The Senate began its long-delayed debate over the Supreme Court nomination of Judge Robert H. Bork yesterday with a clash over the process that has brought Bork to the verge of almost certain rejection.

With Bork's wife, Mary Ellen, and his son, Robert Jr., watching from the visitors' gallery, Senate Judiciary Committee Chairman Joseph R. Biden Jr. (D-Del.) opened the debate by describing Bork's views as a threat to "the traditional core of our national character and our constitutional history."

Biden said charges that Bork was the victim of "lynch mobs" were "nothing but a smokescreen to distract the Senate and the American people" from Bork's testimony before the Judiciary Committee.

It quickly became evident, however, that Bork's supporters intend to use the Senate floor debate in an attempt to discredit the confirmation process, particularly the campaign waged by liberal groups against the nomination.

Sen. Orrin G. Hatch (R-Utah), one of Bork's most outspoken defenders, said Bork had been victimized by "a dirty tricks political campaign." Holding copies of full-page newspaper advertisements by People for the American Way and the National Abortion Rights Action League, Hatch said the two anti-Bork messages contained a total of 151 "falsehoods, slants and distortions."

He described a television commercial against the Bork nomination narrated by actor Gregory Peck as "absolutely false, filled with innuendo, outright lies."

The debate was only an hour old when Hatch and Sen. J. James Exon (D-Neb.) began squabbling over who would be recognized next on the floor. Hatch later clashed with Biden, who challenged him to read the portions of the Judiciary Committee report on the Bork hearings that he had described earlier as "distortions."

The initial tone suggested that the debate may be a bitter replay of the charges and countercharges made by both Bork's critics and his defenders in the weeks before the committee hearings. There was also no indication of how long the debate will last.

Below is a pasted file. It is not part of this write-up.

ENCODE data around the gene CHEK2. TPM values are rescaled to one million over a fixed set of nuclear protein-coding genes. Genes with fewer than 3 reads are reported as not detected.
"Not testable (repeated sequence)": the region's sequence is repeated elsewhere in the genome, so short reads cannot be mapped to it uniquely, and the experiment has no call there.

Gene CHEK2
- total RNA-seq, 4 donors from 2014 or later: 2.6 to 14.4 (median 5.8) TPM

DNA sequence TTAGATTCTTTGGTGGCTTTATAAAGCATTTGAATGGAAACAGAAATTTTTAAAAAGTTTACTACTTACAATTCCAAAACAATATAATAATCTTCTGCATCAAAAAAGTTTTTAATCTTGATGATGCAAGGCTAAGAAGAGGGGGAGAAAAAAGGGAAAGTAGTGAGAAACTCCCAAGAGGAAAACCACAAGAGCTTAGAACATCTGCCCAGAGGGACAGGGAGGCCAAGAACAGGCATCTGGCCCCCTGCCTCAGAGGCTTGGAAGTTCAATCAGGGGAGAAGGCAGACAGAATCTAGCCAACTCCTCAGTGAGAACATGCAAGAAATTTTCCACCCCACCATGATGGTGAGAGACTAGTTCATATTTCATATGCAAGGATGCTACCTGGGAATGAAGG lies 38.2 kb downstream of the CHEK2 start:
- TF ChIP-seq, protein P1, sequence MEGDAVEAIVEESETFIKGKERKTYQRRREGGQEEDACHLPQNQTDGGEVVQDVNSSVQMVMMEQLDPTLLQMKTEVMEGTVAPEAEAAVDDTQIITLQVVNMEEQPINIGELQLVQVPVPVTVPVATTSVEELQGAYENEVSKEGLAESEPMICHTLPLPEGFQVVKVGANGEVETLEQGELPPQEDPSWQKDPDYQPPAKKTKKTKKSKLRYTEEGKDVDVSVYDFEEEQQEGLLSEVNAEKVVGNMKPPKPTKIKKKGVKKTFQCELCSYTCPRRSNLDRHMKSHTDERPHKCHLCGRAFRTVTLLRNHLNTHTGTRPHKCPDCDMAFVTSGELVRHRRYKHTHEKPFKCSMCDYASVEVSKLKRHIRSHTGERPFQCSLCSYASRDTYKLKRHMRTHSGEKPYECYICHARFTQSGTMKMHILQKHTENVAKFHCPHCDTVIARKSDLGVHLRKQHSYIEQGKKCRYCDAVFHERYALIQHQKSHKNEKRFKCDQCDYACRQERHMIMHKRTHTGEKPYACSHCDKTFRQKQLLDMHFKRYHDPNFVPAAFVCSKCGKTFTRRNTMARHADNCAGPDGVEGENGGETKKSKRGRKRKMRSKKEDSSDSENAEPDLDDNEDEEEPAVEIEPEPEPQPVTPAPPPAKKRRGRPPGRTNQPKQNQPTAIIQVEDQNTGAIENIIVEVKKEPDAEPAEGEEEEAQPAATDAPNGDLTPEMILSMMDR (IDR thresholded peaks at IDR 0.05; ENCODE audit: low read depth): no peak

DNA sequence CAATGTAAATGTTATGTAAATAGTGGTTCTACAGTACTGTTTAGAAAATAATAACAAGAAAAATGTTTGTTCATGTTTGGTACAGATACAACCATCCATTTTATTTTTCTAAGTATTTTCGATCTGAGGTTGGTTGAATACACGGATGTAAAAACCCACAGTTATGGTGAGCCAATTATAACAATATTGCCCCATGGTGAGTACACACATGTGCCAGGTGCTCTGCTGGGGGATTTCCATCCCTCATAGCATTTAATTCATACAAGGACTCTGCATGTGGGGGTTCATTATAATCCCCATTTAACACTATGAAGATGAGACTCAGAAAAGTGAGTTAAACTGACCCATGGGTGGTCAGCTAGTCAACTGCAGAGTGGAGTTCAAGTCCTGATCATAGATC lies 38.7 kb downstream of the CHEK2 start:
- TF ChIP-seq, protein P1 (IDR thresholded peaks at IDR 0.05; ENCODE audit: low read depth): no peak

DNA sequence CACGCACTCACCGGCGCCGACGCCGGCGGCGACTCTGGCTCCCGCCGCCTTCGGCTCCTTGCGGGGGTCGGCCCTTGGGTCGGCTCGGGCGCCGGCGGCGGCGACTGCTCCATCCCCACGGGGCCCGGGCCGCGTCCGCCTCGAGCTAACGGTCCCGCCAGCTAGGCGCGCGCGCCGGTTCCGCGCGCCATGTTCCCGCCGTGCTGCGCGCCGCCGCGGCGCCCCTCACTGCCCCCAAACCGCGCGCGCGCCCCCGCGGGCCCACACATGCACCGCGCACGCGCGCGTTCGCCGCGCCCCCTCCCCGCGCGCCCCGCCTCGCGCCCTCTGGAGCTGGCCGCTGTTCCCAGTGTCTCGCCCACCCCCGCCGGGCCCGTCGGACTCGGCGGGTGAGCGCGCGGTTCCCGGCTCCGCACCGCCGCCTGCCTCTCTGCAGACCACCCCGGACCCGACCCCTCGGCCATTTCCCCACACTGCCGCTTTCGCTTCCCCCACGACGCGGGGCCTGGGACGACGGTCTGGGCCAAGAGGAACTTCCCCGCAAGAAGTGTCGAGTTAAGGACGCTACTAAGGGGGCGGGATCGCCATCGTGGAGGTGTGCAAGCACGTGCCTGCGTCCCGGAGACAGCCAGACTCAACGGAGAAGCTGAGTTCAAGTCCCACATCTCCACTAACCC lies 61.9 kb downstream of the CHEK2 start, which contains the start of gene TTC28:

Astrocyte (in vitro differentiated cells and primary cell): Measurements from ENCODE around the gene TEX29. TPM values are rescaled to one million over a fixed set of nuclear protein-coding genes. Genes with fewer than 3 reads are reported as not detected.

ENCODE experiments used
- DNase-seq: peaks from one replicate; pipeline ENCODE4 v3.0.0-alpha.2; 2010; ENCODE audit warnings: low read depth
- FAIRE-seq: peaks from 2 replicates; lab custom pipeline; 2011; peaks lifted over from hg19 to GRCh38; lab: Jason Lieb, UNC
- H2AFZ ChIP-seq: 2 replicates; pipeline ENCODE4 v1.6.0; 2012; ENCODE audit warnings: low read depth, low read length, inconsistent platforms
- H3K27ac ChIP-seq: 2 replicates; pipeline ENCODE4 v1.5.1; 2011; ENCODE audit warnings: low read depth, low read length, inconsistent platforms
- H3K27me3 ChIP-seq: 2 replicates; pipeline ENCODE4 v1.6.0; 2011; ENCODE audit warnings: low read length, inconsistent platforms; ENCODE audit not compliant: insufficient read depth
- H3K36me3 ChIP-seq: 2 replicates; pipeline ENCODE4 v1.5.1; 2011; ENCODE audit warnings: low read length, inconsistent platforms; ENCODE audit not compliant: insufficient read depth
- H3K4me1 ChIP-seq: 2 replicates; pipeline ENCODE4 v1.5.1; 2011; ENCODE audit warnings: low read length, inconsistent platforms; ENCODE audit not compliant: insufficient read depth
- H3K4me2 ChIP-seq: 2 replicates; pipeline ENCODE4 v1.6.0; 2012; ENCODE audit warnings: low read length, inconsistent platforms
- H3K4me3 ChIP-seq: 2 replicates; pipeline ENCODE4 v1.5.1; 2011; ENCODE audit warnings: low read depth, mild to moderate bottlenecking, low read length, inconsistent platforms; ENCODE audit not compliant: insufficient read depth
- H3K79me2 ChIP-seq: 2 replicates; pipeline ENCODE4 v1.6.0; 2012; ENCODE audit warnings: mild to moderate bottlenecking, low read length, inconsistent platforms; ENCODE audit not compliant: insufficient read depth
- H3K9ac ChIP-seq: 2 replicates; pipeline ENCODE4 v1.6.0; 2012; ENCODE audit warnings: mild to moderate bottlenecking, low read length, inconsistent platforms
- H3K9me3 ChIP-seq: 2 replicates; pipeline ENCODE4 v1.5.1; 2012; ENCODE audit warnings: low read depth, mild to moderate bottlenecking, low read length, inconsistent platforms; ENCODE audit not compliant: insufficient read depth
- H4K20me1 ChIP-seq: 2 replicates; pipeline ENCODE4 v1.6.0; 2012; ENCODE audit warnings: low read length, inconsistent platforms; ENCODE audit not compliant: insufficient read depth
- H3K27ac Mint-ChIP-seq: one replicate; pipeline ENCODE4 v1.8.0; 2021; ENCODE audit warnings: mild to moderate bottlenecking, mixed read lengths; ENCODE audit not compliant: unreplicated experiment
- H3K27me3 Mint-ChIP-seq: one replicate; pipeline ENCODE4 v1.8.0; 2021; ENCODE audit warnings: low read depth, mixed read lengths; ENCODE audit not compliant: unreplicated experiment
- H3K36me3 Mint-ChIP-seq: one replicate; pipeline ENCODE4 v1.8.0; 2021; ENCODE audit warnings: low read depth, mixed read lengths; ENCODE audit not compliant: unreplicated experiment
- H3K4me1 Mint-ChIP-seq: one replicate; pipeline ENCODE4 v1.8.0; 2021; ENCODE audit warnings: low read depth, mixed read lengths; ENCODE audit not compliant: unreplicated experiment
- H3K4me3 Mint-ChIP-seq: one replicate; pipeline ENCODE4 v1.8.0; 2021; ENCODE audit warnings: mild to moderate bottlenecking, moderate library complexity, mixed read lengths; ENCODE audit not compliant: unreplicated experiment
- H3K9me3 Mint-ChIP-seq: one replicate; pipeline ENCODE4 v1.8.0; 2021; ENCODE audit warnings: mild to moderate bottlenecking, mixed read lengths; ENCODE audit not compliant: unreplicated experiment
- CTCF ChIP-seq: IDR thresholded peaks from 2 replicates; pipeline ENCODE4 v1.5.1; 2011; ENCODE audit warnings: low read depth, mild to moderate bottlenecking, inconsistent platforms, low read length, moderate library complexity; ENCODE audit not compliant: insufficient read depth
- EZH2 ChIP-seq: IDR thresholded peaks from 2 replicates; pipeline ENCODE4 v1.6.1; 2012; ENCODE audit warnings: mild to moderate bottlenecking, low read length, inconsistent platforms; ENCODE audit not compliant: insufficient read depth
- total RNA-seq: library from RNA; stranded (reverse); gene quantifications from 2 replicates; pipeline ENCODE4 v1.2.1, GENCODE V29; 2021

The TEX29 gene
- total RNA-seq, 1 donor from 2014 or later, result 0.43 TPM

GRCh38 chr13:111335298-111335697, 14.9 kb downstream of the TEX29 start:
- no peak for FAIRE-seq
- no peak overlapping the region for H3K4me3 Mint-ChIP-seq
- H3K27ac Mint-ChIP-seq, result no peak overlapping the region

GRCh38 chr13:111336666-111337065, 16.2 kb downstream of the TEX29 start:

With 54 senators publicly committed to vote against confirmation, Senate Majority Leader Robert C. Byrd (D-W.Va.) called for the debate to end before the end of the week. But Byrd's attempts to reach an agreement with Senate Republicans for a deadline for the vote have so far failed because of objections to a time limit by a handful of Bork's conservative supporters.

Anticipating the assault on the confirmation process, Bork's critics charged yesterday that President Reagan was motivated by political considerations in nominating the controversial Bork to succeed retired justice Lewis F. Powell Jr.

"Any politicalization has been driven by President Reagan's single-minded pursuit of a judiciary packed with his ideological allies," Biden said. He added that Reagan "nominated Judge Bork to pursue an agenda that has been repudiated by Congress."

"In choosing Robert Bork, President Reagan selected a nominee who is unique in his fulminating opposition to fundamental constitutional principles as they are broadly understood in our society," Sen. Edward M. Kennedy (D-Mass.) said.

Asserting that Bork "has made a career out of opposing simple justice," Kennedy said it was "preposterous and hypocritical" for Bork's defenders to complain about the confirmation process.

"Judge Bork himself was a far greater threat to the role of the Supreme Court than anything that happened in this debate," he said. "His nomination collided with the Constitution and with democracy in America, and the Supreme Court and the country have emerged the stronger for it."

Bork's wife and son left the visitors' gallery as soon as Kennedy, one of Bork's harshest critics, rose to speak. They returned to the gallery after Kennedy finished.

Biden defended the Judiciary Committee hearings and said that Bork faced defeat largely because his judicial philosophy put him "at odds with the great tradition of {recognizing} unenumerated individual rights" in the Constitution.